In The Story Of U.S. Immigration, Black Immigrants Are Often Left Out
SCOTT SIMON, HOST:
All this month, we've been spotlighting community organizations across the country that are shaping Black history for the future. And we end this series with a look at the Black Alliance for Just Immigration, BAJI for short, a nonprofit group that tries to advocate for the millions of Black migrant families who live in the United States and many more in Africa, the Caribbean and Latin America who seek sanctuary here. Nana Gyamfi is executive director of the Black Alliance for Just Immigration and joins us now. Ms. Gyamfi, thanks so much for being here.
NANA GYAMFI: Thank you so much for having me.
SIMON: So many of the stories of Black migrants are just very different from what we think of as that big push of immigrants that fanned out across the United States. How do their experiences differ and what they faced differ?
GYAMFI: So Black migrants face a lot of challenges that other migrant groups do not face or don't face to the same degree, much of that rooted in the racial inequality, the anti-Blackness that is inherently part of this country. When we see who, for example, is being let into the United States and we look at Black migrants, we don't have the same numbers. We're very dependent upon visas, such as diversity visas. And we find that over time, there's always been these attacks on the types of visas that allow Black migrants to be connected to their families here in the United States. As Black immigrants, we are much more likely to find ourselves in detention or deportation proceedings because we've been pulled over by the police in the way that so many Black people we hear about. And then when we look at separation, that's often a conversation that is focused on brown folks. But as Black migrants, we find ourselves separated through the criminal sanction system, through child services and the social services system, separated in detention, separated by deportation.
SIMON: Do Black migrants have to contend with the border in the same way some other groups do?
GYAMFI: So when you look at where - how Black migrants are coming to the border, most of them are coming in through either Central or South America. They've got to cross these spaces, spaces that even within those countries have anti-Blackness. They deal with the fact that they don't speak the language. They are often refused medical care, refused housing, been told we don't know how to teach Black children. I think of this Angolan woman. She flew in through Ecuador with her husband and her seven children, and they finally made it into Mexico where they were immediately detained and held in prison there. When they were finally released, there was no place for them to stay. They had to sleep on the streets, as many Black migrants are forced to do. And as she was talking about this difficulty that she was going through, really tears streaming down her face, she then said, but I can't wait till we go to America where we'll be able to find safety and security and refuge.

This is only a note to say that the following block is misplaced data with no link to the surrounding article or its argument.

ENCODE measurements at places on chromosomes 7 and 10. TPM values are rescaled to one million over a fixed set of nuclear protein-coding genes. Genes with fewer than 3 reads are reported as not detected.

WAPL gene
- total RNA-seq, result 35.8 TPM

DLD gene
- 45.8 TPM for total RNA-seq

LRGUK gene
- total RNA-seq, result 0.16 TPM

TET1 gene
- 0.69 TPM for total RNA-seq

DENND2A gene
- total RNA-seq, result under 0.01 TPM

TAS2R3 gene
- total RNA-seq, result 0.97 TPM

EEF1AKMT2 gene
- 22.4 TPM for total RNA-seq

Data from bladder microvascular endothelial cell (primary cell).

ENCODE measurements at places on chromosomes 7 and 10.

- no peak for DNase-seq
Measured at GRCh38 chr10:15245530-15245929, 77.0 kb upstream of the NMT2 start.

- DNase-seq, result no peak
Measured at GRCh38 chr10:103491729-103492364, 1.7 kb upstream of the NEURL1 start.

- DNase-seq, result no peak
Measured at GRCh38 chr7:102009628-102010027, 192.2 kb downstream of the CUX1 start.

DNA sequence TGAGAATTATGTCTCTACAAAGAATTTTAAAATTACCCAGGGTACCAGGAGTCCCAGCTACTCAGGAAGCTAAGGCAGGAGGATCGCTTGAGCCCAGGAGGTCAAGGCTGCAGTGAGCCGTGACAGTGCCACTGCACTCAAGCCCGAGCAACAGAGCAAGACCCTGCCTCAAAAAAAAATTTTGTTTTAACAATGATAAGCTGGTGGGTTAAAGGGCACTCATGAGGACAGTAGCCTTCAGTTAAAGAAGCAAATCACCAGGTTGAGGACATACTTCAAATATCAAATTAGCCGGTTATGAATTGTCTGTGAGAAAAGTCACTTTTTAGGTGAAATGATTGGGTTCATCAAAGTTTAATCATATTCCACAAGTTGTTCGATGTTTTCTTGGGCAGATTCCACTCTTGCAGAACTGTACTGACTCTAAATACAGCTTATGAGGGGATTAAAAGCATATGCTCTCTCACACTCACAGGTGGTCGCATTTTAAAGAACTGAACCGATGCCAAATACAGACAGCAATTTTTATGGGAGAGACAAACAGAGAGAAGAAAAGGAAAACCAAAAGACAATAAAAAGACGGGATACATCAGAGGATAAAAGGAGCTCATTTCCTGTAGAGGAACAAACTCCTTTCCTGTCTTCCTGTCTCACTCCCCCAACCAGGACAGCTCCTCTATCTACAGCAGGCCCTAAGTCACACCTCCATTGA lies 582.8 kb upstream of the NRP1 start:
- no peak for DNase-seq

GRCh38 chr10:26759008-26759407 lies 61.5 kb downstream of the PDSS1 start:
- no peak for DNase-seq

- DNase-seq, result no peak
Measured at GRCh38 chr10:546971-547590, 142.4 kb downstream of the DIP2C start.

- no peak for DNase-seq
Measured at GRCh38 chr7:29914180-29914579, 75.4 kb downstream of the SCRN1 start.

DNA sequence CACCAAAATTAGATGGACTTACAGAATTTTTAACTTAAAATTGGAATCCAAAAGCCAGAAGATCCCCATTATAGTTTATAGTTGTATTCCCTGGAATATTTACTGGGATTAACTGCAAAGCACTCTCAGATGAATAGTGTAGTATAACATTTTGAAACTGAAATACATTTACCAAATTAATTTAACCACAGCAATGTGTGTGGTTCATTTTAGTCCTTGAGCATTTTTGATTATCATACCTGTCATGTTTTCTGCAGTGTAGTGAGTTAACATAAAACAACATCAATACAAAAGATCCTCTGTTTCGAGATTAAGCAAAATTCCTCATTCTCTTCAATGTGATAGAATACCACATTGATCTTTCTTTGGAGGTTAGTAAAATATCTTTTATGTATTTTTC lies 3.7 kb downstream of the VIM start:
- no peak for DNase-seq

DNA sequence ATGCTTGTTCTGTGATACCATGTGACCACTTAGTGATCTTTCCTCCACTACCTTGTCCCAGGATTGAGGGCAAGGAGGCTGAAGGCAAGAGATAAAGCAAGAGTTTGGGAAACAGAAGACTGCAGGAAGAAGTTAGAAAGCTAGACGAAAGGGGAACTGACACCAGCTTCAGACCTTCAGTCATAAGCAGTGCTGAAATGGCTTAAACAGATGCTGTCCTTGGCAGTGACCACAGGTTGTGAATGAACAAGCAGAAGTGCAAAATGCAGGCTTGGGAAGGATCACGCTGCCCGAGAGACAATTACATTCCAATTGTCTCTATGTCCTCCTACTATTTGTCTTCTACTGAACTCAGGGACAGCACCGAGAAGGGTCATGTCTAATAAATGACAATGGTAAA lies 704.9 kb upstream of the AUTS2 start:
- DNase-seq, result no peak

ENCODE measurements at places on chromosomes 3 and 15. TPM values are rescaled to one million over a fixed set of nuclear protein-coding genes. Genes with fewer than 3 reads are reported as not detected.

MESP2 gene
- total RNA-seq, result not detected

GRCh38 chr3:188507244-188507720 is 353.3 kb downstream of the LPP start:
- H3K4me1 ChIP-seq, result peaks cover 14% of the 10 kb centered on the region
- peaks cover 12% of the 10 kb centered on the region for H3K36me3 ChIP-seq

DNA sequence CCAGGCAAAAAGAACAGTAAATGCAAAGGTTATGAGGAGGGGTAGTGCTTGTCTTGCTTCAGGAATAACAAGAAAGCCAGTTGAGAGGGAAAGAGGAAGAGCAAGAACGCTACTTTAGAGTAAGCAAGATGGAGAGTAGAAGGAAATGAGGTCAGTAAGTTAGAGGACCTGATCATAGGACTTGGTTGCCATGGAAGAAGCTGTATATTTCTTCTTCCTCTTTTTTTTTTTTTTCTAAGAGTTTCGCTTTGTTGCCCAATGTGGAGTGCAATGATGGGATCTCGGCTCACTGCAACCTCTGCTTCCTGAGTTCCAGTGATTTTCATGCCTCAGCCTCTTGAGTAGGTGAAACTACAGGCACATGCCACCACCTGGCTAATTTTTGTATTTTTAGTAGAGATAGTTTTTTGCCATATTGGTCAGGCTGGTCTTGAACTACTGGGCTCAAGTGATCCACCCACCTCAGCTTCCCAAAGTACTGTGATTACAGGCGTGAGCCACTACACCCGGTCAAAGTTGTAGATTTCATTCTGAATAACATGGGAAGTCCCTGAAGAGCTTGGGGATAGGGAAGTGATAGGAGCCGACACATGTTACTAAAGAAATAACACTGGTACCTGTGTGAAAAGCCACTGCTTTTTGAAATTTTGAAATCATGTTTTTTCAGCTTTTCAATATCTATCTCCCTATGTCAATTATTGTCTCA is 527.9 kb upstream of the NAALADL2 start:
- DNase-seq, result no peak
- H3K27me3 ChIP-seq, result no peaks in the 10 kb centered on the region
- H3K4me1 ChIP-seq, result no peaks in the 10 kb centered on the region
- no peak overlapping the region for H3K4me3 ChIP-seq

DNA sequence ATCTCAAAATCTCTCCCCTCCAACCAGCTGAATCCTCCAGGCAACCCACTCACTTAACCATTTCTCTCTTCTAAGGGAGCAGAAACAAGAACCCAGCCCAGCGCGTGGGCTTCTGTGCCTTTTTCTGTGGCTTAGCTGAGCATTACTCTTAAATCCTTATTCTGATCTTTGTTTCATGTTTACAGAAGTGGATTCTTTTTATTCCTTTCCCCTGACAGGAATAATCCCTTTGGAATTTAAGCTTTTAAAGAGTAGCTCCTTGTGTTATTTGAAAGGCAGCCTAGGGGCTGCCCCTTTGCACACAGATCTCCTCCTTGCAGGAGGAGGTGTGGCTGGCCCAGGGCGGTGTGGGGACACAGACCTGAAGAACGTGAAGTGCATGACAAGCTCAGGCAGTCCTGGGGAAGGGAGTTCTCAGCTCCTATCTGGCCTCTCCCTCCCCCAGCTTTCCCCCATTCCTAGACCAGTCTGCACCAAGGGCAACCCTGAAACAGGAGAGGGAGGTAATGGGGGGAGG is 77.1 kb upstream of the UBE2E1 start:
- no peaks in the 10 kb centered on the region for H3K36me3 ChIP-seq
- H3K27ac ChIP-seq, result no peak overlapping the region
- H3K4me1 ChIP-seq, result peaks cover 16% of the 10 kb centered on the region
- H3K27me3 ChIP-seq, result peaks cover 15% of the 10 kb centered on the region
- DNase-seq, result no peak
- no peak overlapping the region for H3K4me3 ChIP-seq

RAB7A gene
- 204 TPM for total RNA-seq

And, Scott, we were trying to figure out what safety is she going to have in the United States? Botham Jean's family from St. Lucia thought he had safety, and he was killed in his own apartment eating ice cream and watching television. Where are they going to live with a nine-person family? And what kind of discrimination are they going to face as Black people? It was heartbreaking to hear of her hopes and aspirations when we know what it means to be Black in the United States. And that's why we work at the intersection of immigration and racial justice. We must fight alongside African Americans if any of us are to be free.
SIMON: And yet there are some divides, aren't there?
GYAMFI: The information that we get from outside of this country makes some of us feel like, hey, once you get to America, you're supposed to make it. So it's looking around at what's happening with African Americans makes it appear as if something's deficient about them. And so it's important to have conversations about the impact of racism on African Americans in this country. It's important for us as Black migrants to understand it impacts us the same way.
SIMON: You know, speaking with you, I mean, I'm thinking of Shirley Chisholm. I'm thinking of the Johnson brothers, a lot of other history we could go over - couldn't we? - that's tied up with Black migrants.
GYAMFI: Absolutely. We've got to think of Marcus Mosiah Garvey from Jamaica. He and other folks in the Caribbean really defined in Harlem what Black liberation movements meant. We have to think of Kwame Ture, also known as Stokely Carmichael, who was from Trinidad, Audre Lorde, both her parents being from the Caribbean. And then, you know, we can bring it even, even closer - right? - to Nse Ufot, the executive director of The New Georgia Project, working to register over half a million people in Georgia, as well as fighting against voter suppression.
SIMON: Ms. Gyamfi, there's been a change in administration. The new administration seems to be in the process of announcing a lot of changes to immigration policy. I wonder if you have hope.
GYAMFI: You know, unfortunately, over a thousand Black people have been deported to the Caribbean and the continent just since the inauguration. And we see the Biden bill and the immigration bill and the newest enforcement memo still targets those who are criminalized, those who are excluded, which means that it's targeting Black migrants. But where we can find hope is our people are ready to continue to fight. And so my hope lies in us.
SIMON: Nana Gyamfi is executive director of the Black Alliance for Just Immigration. Thank you so much for speaking with us.
GYAMFI: Thank you so much for having me again. It was a joy.
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